Saudi Arabia’s General Authority for Competition declared that it has “no objection” to the proposed games industry buyout. This is pretty much what we expect worldwide, despite complaints from Sony.
Sony claimed in published correspondence that the huge popularity of Call of Duty could lead to the deal influencing players to switch from PlayStation to Xbox.
At the time, it argued: “Call of Duty is so popular that it influences users’ choice of console, and its community of loyal users is entrenched enough that even if a competitor had the budget to develop a similar product, it would not be able to rival it.”
Microsoft responded by noting that while numerous third parties, including Ubisoft and Bandai Namco, gave responses to CADE, Sony was the only company that claimed Call of Duty was in a genre of its own with no competition.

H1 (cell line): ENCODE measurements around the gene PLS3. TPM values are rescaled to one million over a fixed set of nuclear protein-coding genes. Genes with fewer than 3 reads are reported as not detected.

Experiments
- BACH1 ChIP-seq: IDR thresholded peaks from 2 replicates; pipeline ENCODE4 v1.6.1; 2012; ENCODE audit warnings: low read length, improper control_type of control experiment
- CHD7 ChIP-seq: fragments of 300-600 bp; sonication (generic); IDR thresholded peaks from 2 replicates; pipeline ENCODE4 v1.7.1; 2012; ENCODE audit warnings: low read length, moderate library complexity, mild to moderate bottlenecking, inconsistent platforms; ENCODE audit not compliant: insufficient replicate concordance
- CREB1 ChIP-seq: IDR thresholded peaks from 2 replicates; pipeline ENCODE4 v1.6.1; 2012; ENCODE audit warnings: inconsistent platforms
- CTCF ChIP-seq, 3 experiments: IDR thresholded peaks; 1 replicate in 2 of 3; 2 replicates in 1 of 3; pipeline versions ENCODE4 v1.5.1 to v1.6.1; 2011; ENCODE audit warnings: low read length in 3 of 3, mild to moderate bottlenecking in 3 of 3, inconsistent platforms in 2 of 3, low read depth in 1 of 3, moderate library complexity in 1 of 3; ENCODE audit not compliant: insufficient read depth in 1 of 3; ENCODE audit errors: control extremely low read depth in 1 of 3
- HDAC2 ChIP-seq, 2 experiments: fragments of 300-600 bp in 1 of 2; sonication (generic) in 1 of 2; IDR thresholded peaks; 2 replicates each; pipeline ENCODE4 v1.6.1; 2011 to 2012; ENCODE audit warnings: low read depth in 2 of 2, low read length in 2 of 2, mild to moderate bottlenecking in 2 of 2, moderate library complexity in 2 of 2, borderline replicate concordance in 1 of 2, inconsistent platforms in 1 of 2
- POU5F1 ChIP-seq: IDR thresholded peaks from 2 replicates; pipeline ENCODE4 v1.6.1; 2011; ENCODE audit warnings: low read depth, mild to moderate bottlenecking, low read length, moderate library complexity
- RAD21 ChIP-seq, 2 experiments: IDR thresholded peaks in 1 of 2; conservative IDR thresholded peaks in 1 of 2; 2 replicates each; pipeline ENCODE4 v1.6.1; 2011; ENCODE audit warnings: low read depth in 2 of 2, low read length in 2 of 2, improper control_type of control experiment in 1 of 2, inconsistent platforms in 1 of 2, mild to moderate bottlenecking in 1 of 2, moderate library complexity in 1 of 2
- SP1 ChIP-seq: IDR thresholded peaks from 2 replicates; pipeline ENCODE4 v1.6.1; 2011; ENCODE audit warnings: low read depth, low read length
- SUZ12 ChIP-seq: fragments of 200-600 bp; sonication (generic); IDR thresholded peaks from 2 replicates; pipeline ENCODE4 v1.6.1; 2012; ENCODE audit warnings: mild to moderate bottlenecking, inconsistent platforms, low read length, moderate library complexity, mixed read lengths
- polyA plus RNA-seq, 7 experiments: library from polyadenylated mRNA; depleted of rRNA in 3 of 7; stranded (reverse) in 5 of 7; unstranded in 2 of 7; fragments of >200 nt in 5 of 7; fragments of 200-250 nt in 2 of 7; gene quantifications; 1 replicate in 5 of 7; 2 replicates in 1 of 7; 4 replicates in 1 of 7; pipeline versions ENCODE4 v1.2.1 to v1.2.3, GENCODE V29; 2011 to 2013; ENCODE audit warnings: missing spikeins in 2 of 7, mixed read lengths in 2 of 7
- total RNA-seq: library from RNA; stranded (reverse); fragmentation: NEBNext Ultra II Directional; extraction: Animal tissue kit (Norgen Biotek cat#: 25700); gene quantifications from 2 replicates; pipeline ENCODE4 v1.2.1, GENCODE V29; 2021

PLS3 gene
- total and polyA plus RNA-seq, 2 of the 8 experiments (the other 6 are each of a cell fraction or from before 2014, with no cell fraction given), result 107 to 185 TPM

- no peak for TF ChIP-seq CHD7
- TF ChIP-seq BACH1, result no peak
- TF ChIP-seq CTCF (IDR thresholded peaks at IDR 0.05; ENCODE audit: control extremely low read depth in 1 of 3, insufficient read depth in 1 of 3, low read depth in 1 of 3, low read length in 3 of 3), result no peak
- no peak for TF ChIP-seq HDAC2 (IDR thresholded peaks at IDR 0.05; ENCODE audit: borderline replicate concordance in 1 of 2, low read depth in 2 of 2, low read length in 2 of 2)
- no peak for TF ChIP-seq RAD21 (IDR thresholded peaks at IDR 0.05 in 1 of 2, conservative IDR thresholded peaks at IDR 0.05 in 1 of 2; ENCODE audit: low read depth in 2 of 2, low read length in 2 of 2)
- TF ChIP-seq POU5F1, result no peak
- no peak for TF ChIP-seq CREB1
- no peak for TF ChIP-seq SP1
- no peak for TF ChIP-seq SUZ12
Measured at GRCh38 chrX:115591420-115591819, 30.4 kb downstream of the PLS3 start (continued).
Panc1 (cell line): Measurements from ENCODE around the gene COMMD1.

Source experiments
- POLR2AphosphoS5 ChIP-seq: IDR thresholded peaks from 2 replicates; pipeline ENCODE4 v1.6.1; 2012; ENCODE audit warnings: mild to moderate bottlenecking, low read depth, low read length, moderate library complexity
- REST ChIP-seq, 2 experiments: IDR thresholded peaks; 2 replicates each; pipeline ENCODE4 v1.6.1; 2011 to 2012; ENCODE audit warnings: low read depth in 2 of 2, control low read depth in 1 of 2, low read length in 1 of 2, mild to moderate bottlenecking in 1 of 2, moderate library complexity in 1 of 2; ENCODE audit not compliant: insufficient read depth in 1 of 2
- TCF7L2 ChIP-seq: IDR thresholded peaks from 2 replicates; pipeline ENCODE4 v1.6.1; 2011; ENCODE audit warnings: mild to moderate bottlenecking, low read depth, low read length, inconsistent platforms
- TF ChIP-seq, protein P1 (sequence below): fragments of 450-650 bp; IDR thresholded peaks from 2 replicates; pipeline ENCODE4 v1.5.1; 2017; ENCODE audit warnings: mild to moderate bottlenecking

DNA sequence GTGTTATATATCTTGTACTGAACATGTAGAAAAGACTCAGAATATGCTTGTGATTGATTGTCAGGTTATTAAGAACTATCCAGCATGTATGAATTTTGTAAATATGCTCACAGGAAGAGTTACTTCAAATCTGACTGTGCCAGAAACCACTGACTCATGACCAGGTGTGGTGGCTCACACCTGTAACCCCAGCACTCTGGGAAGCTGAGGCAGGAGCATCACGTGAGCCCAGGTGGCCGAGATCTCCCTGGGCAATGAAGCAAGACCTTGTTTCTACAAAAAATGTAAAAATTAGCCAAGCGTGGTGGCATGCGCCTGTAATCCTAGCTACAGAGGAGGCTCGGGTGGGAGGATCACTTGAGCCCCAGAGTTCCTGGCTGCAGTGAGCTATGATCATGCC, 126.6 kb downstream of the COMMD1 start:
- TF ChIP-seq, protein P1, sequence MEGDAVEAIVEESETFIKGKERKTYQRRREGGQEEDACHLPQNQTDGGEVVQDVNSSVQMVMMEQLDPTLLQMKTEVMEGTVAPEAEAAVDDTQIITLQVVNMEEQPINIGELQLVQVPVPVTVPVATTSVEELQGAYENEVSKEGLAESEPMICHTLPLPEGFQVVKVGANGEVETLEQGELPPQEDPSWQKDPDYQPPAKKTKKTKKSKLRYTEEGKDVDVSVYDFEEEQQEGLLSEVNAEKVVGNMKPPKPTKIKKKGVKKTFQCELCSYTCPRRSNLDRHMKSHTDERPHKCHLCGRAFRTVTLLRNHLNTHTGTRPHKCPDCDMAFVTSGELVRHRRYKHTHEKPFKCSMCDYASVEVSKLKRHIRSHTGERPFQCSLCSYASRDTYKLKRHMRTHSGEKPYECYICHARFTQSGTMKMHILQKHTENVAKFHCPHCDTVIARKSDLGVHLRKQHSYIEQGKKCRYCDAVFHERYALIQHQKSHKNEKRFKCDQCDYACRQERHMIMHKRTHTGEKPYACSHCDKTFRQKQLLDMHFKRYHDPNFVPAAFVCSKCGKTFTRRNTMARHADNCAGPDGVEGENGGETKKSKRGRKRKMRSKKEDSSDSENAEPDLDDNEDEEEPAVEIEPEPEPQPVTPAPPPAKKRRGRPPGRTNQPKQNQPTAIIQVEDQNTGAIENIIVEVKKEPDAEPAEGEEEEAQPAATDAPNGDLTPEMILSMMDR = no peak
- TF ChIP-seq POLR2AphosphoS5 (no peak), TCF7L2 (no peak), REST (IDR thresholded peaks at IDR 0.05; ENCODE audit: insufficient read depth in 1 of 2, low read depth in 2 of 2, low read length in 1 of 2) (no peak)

The United States’ FTC is expected to provide its answer to the proposed deal imminently, while the Competition and Markets Authority (CMA), the UK’s equivalent of the FTC, has set a deadline of September 1 to give its initial decision on the matter.
Microsoft recently entered into a war of words with Sony over the proposed acquisition, as revealed by documents published by Brazil’s regulatory body CADE.